Recently our Caregivers enjoyed learning some gentle massage techniques for the hands and face, as a way to provide extra comfort to care partners. As they worked in pairs people commented, ‘This feels so relaxing’.
Often, when the routines of conversation change and a loved one is less able to engage freely in chatting, touch becomes even more important. Massage can be very soothing when someone has difficulty sleeping, or when they become anxious throughout the day. Touching their hands can be a simple yet meaningful way to connect, and slow life down a little.
Restoration Connection Calm
I’d like to share an excerpt from Josie’s piece on Comforting Touch, found in our July/August newsletter.
Massage has long been used to reduce the pain of sore muscles and joints and to improve circulation to the affected area. It’s also been found to help conditions such as headaches, anxiety and insomnia.
On Monday, June 2, Registered Reflexologist Shirley Gibbins led our Comforting Touch session. She demonstrated a range of gentle hand and facial massage techniques that can be used to create comfort and relaxation.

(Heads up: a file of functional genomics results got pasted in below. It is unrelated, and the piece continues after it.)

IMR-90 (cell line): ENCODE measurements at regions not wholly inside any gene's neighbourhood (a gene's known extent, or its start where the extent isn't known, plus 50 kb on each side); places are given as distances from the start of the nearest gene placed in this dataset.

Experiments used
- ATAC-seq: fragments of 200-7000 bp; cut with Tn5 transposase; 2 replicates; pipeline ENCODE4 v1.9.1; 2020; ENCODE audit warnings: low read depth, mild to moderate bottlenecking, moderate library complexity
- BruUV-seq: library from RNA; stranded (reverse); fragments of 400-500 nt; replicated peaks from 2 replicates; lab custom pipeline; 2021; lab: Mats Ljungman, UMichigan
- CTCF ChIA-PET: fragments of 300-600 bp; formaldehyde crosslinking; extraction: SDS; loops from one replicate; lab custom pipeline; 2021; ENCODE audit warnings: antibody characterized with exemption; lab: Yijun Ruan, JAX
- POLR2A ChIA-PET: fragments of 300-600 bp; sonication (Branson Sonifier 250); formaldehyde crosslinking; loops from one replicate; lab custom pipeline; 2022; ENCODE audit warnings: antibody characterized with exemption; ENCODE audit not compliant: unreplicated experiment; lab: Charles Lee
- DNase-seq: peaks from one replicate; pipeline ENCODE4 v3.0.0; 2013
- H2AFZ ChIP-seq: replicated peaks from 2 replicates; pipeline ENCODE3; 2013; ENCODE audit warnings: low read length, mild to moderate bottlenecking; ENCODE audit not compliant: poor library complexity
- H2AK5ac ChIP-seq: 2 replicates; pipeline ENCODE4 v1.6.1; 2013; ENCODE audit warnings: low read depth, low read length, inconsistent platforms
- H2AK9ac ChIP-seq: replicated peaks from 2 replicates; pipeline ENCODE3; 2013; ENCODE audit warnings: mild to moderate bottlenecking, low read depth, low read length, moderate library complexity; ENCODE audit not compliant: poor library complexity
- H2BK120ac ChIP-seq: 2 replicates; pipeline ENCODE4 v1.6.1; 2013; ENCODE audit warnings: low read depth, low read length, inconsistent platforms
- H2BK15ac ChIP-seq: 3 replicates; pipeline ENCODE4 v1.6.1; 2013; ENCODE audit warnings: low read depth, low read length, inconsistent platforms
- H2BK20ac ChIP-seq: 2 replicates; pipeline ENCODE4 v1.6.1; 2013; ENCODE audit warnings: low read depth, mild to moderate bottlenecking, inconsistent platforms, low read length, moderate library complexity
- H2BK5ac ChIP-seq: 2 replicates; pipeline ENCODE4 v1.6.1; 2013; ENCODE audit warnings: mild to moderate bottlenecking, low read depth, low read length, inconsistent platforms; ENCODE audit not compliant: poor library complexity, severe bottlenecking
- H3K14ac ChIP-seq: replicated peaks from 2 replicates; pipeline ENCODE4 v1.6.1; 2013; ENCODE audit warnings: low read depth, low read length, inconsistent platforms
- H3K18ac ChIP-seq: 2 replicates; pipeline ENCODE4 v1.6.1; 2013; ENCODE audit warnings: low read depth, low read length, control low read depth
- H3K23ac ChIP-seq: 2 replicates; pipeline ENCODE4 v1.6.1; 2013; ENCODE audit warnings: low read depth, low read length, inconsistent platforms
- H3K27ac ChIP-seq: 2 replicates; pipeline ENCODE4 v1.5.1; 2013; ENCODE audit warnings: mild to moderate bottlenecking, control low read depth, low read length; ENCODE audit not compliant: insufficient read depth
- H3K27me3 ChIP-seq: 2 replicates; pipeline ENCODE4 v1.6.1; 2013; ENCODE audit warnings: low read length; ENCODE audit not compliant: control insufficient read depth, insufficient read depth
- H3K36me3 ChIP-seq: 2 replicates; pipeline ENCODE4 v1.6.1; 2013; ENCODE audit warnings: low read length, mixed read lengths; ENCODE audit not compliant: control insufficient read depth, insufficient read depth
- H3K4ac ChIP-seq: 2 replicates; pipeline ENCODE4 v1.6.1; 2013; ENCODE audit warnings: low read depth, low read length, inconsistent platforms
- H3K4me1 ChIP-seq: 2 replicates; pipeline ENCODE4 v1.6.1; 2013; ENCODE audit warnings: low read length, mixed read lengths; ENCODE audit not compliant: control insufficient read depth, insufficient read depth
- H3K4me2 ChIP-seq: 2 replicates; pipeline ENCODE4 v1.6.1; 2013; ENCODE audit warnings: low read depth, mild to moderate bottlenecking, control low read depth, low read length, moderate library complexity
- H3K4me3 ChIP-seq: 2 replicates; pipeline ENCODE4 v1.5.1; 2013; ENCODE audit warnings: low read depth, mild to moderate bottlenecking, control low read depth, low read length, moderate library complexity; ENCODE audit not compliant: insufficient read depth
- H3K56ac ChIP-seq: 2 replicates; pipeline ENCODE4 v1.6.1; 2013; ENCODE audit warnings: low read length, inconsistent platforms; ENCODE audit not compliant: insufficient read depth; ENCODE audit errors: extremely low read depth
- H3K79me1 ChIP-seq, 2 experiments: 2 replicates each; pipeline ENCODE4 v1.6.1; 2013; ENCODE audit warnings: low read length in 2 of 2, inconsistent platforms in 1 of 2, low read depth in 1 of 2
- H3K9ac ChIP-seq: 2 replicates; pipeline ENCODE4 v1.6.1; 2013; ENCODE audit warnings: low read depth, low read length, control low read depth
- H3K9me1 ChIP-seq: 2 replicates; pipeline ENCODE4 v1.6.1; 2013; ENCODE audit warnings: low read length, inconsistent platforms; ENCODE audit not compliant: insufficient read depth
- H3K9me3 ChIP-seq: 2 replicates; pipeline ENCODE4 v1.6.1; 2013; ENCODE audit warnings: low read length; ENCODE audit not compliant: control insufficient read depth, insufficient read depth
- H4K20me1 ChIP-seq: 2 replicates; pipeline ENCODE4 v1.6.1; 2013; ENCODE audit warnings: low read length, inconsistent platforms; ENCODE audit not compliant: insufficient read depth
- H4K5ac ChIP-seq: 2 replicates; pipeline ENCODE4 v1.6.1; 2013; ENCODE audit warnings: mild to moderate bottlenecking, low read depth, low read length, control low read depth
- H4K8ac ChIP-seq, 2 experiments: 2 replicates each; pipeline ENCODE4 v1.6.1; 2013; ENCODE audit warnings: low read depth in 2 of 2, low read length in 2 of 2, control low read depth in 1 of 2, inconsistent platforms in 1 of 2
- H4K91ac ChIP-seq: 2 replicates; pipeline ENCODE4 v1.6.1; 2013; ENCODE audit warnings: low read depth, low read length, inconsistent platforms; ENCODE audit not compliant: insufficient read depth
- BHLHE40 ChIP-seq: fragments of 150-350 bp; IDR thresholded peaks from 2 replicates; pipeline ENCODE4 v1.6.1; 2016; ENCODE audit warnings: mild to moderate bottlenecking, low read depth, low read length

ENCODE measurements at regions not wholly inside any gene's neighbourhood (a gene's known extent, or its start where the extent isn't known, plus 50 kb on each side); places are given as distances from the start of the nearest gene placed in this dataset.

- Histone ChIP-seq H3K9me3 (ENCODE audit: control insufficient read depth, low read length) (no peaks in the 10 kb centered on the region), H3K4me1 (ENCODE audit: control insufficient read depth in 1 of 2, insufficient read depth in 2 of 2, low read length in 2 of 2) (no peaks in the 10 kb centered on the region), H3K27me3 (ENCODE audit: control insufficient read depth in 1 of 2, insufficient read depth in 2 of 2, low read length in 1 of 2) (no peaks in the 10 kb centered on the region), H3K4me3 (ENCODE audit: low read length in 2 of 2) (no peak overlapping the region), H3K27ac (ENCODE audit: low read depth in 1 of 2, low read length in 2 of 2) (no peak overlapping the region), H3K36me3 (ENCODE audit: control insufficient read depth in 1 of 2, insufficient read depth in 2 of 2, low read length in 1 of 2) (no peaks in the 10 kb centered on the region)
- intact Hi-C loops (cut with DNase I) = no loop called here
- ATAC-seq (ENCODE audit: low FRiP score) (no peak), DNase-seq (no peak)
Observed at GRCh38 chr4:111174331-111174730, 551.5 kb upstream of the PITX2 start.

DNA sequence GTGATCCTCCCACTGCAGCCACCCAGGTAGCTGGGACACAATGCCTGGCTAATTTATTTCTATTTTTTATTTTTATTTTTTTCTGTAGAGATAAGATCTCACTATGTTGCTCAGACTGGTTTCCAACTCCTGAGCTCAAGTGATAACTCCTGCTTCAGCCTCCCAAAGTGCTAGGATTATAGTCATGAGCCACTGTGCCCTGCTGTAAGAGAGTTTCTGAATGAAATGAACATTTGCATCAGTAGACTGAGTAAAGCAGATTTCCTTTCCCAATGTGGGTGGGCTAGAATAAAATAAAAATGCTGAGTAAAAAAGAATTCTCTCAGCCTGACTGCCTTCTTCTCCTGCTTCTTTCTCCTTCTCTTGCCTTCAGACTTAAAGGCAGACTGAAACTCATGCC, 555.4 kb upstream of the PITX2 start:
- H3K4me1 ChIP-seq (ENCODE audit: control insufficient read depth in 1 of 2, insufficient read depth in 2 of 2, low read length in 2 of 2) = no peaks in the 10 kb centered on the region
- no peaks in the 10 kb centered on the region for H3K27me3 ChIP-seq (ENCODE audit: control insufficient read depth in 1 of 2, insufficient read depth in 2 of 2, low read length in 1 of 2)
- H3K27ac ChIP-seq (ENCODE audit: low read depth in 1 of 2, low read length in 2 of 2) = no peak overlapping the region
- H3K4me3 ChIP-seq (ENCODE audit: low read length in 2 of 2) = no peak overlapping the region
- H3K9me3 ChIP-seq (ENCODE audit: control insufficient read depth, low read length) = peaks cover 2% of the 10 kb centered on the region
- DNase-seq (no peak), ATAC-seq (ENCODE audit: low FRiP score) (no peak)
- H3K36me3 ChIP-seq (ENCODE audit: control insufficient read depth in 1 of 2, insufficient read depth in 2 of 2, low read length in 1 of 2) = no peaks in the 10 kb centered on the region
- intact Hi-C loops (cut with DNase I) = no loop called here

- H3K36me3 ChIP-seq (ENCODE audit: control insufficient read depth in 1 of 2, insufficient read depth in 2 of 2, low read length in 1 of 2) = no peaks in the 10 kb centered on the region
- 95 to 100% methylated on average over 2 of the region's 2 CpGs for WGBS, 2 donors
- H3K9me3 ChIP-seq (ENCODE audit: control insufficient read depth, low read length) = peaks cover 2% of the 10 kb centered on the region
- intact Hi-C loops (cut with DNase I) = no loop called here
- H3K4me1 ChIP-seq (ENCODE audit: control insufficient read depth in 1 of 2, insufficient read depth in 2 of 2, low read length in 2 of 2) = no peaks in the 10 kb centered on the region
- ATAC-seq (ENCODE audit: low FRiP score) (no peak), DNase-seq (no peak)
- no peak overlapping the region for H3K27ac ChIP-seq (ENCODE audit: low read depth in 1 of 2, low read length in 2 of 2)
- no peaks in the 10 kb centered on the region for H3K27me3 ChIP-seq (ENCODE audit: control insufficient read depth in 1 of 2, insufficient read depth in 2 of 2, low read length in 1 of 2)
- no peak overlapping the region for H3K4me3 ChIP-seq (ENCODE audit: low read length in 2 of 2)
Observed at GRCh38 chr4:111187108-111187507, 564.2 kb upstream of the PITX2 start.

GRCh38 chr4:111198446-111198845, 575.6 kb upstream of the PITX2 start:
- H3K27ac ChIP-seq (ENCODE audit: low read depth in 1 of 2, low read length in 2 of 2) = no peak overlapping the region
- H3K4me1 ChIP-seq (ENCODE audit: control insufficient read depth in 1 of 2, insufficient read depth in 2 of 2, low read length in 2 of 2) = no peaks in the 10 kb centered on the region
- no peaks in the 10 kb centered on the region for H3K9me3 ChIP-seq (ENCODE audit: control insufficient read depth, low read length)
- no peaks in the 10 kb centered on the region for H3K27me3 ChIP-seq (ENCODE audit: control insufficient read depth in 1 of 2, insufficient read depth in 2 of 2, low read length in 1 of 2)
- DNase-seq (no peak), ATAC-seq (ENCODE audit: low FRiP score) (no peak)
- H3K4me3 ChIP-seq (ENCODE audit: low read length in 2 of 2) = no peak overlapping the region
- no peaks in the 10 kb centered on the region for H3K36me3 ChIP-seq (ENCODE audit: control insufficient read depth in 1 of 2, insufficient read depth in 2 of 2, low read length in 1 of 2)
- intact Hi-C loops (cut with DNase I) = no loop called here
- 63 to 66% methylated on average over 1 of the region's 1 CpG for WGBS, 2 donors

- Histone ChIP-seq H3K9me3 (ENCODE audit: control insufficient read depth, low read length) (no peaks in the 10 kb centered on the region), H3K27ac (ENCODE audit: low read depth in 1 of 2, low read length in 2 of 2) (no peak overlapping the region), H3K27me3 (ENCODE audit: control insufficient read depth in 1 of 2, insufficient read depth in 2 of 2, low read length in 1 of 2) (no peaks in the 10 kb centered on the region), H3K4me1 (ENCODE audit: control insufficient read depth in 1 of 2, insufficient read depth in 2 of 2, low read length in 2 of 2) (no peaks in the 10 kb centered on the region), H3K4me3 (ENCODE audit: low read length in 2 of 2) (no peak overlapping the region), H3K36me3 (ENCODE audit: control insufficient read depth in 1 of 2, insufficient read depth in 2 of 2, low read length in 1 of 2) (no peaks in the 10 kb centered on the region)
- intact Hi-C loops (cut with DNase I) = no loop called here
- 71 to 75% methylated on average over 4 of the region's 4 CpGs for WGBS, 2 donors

Caregivers who attended the session had the opportunity to practice the on each other. Adding to the positive sensory experience was the lotion that caregivers applied to their partners’ hands. Scented with just a hint of lavender, it helped make the massage smooth and seemed to generate a comfortable warmth. -JP
In our Caregiver Library we have a book called Healing Massage by Daphne Roubini, which is a great resource for practicing your massage techniques. Karyn also suggests that caregivers book themselves in for a massage, to release tension often held in the body while providing emotional and physical care to others.